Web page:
Usually, you can find many movies I recommend on Amazon Prime, but today I want to talk about this exciting crime romance released by Netflix in 2019, Earthquake Bird.
I have not seen much enthusiasm around this movie, which I instead think is a solid story of passion and intrigue with Alicia Vikander.
The beautiful and talented Swedish actress plays here the strange and reclusive Lucy Fly, a translator with a sad past living in vibrant 1980s Tokyo for many years, escaping the childhood ghosts that haunt her.
She is comfortable in Japanese culture, though isolated by her personal temperament, she is perfectly able to speak the language and equally familiar with local music, fashion, and customs.
For a long time, she hangs out with no one beyond a few ladies in a private home and her work colleagues until, by chance, she meets Teiji, an enigmatic photographer with a penchant for cityscapes and female portraits.
It doesn’t take long before they begin a relationship, while at the same time, Lucy gets to know Lily, a vivacious American newly arrived in town whom she needs to help integrate because her boss requires it.
The friendship between the women quickly solidifies, but when Lily disappears without a trace, she becomes the prime suspect.
Indeed, the plot thickens further when it is revealed that Lily and Teiji are having a secret affair behind Lucy’s back, and she soon finds herself questioning her own lucidity and the surrounding reality.
As the truth about Lily’s mysterious fate unravels, Lucy must face the shadows of the past she had buried in her memory for many years and make a crucial decision about her future.
A girl, a city, and the whole of society
Earthquake Bird is a movie many people superficially watched in 2019, at least judging the large half of highly negative opinions about it.
In the charming role of the unhappy foreigner, Alicia Vikander becomes the central element of the plot, along with the fascinating Tokyo in all its rich nuance and ambiance.
However, this atmosphere is melancholy and nostalgic through Lucy Fly‘s eyes, creating an exciting contrast to the city’s vivacity.
Under the skillful direction of Wash Westmoreland, the focus remains on the essence of the narrative, namely Vikander’s performance, masterfully capturing the character’s fears and insecurities in the emotions that she hides deep inside.
The skillful director plays with time, speeding up and slowing down the pace, maintaining a high emotional tension through the stages of the archetypal love triangle, which inevitably leads to catastrophe.
This cliché is leveraged as a catalyst to delve into more complex and multifaceted themes, offering a glimpse of human nature and social isolation in a broader context.
It does not merely investigate the protagonist’s loneliness. Still, it considers a social phenomenon, looking at the dynamics that drive individuals to close within and detach themselves from others.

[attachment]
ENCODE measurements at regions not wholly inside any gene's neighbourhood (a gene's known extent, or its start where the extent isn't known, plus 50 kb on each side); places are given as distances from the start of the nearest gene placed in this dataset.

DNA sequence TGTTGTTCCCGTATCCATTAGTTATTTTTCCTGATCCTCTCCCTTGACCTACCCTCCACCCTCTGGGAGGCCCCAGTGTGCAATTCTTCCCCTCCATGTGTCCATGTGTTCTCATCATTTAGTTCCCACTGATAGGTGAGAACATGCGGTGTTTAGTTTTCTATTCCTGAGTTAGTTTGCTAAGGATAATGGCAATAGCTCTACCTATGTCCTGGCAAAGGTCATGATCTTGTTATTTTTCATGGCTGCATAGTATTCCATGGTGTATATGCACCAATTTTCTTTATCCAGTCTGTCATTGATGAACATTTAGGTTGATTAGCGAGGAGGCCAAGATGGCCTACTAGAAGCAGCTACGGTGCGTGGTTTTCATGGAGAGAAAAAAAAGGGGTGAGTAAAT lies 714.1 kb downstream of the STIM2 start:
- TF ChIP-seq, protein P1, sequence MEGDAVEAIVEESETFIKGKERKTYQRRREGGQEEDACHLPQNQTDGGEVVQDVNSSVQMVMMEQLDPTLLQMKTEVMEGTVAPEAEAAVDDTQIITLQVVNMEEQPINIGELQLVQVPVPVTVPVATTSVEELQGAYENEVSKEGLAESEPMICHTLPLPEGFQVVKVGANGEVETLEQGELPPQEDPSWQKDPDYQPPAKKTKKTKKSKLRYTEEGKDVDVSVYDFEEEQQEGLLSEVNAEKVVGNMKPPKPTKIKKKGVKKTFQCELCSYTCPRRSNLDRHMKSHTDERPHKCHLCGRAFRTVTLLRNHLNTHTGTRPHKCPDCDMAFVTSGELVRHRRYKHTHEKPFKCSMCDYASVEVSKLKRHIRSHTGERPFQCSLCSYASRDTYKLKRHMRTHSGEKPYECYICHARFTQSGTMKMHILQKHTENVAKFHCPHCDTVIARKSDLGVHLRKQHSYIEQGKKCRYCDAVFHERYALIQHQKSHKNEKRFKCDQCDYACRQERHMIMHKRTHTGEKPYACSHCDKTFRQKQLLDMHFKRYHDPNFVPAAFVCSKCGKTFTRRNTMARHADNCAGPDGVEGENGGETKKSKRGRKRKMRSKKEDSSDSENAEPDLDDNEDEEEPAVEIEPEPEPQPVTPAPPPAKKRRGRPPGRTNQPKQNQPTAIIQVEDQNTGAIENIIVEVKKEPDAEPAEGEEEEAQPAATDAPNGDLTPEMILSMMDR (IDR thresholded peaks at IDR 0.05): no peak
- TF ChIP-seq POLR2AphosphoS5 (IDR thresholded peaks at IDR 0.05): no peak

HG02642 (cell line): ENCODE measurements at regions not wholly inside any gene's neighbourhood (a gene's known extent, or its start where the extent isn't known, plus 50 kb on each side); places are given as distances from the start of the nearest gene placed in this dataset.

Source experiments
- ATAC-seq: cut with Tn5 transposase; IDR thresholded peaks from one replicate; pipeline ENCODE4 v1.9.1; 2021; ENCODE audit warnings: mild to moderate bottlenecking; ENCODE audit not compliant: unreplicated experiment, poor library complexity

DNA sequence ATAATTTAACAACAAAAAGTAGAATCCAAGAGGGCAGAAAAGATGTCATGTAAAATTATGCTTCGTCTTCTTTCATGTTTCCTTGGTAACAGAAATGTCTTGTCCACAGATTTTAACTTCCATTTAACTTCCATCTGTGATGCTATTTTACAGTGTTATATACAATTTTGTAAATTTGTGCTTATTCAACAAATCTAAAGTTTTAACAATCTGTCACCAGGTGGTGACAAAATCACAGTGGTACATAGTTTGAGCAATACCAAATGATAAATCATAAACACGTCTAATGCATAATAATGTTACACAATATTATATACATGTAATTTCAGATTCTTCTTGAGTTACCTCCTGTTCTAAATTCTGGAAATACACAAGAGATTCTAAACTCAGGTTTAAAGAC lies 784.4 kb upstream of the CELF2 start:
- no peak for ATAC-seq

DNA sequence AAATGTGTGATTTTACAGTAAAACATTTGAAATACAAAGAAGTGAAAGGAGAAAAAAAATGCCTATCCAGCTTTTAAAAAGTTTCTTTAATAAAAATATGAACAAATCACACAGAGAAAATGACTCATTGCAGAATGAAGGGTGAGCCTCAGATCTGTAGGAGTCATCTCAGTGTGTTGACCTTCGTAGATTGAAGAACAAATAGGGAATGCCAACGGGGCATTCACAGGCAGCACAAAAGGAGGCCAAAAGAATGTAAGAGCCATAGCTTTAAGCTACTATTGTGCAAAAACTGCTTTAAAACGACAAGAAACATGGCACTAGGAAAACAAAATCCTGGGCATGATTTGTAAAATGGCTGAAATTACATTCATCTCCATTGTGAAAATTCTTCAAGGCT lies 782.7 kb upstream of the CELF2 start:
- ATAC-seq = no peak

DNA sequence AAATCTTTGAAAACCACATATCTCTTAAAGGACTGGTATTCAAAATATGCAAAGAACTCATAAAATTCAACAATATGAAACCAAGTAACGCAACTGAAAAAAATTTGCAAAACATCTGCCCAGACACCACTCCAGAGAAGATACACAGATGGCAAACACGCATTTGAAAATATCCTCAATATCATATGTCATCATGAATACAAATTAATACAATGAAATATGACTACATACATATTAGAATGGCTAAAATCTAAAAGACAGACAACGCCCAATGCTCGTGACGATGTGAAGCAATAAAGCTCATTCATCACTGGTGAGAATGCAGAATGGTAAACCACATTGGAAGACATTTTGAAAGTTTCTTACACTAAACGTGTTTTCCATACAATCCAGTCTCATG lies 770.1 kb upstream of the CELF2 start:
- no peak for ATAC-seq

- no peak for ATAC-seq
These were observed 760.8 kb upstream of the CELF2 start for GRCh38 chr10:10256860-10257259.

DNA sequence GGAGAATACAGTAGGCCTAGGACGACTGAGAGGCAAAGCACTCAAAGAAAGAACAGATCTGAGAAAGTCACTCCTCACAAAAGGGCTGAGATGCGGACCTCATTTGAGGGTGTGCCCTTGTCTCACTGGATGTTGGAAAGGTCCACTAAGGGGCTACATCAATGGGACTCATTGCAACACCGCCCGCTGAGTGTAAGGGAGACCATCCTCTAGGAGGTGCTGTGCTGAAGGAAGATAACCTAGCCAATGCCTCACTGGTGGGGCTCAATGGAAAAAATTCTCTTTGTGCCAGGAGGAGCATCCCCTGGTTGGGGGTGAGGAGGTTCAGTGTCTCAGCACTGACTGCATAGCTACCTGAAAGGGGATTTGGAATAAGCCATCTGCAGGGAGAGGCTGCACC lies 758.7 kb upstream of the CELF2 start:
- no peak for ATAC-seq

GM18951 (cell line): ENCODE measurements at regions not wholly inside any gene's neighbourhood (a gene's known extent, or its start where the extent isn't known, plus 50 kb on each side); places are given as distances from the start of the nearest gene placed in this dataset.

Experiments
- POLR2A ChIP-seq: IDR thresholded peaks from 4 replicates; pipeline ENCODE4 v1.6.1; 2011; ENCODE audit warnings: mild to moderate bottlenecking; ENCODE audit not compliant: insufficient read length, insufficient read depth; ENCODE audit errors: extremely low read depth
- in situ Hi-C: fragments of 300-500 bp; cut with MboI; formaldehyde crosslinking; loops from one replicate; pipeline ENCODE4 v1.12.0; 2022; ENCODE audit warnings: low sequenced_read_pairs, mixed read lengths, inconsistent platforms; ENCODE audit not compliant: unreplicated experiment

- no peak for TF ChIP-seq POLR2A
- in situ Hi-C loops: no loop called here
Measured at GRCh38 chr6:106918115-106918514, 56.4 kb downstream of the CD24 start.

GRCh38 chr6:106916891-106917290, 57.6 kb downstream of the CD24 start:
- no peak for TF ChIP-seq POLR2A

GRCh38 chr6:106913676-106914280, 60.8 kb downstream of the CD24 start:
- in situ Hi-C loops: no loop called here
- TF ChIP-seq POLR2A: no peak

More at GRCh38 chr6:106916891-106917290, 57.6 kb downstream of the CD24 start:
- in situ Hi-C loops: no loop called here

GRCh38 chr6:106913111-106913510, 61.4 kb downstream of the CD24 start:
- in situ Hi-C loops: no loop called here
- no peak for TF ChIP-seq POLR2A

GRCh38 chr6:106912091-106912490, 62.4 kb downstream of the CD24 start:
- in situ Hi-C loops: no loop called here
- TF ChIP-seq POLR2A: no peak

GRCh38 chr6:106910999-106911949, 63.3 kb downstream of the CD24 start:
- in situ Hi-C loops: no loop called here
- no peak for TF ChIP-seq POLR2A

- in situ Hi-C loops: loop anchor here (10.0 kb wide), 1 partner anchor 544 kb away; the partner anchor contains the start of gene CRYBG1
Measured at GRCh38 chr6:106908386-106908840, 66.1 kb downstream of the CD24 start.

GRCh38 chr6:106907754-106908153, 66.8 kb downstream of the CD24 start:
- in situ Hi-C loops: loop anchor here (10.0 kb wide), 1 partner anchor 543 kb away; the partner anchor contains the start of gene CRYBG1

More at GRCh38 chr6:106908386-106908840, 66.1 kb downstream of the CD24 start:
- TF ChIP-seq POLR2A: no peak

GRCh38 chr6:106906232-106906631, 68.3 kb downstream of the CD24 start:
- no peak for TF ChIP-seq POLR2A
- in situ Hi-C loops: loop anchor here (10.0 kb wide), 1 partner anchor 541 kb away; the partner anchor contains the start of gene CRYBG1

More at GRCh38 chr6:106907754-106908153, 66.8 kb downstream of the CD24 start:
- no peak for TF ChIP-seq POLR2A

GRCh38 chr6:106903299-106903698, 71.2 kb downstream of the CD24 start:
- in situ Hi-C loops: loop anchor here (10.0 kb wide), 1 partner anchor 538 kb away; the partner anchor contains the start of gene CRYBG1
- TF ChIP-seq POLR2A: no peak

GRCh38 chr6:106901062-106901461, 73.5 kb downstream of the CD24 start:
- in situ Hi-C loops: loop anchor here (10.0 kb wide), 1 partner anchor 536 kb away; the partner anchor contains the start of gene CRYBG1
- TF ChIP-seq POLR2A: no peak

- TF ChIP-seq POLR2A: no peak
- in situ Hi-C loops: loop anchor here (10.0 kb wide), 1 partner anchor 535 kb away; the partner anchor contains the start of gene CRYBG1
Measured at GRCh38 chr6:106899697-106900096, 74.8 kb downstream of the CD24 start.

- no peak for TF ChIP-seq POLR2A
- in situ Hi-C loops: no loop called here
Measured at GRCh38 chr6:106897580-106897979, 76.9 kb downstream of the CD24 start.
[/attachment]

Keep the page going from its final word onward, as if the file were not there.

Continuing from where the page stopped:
Indeed, although Lucy Fly experiences brief moments of happiness, sadness inexorably torments her soul. This state of mind becomes evident in the relationships she establishes, making every interaction an experience dense with mixed emotions.
The love between Lucy and Teiji, the equally gloomy man to whom she becomes attached, will become an emotional prison in which they both become trapped and forced to confront the ever-present ghosts of the past from their obsession.
So is love the cause of the tragedy, or was it just a sweet break before the inevitable fate of these characters?
The dying aura of the 1980s
Alicia Vikander proves again to be a versatile and talented woman whose artistic maturity shines through in every scene, solidifying her presence in the contemporary cinematic landscape.
Besides her undeniable beauty, the actress has an acting skills and charisma that mainly shine in this role, even when she speaks in maybe not-so-perfect but absolutely lovely Japanese.
Even Naoki Kobayashi‘s character, Teiji, an enigmatic photographer obsessed with the authenticity of his art, comes across as layered and nuanced.
Indeed being of Japanese descent, he has even more focus on 1980s Tokyo, where we see an amusing cutaway into television watching the famous Black Rain starring Michael Douglas pass by.
Even more thrilling is his peculiar visual diary of photographs depicting what surrounds him, which also plays out crucially in the tricky plot involving the naive American Lily Bridges.
Riley Keough, as Lily, manages to give depth to a trivial character, but her performance reflects everyday (sometimes trivial) reality and is just as convincing as Vikander’s.
Although she has less screen time, the actress effectively expresses her character’s vicissitudes with few words and many deeds.
We could say that Lily is the romantic and colorful pop side closer to the up-and-coming millennials, while Lucy and Teiji are, on the contrary, the dark and silent soul of the fading 80s generation, ready to come back only as imitations in countless remakes and reboots.
Still, who knows, maybe it’s just me raising more problems than there are in this world.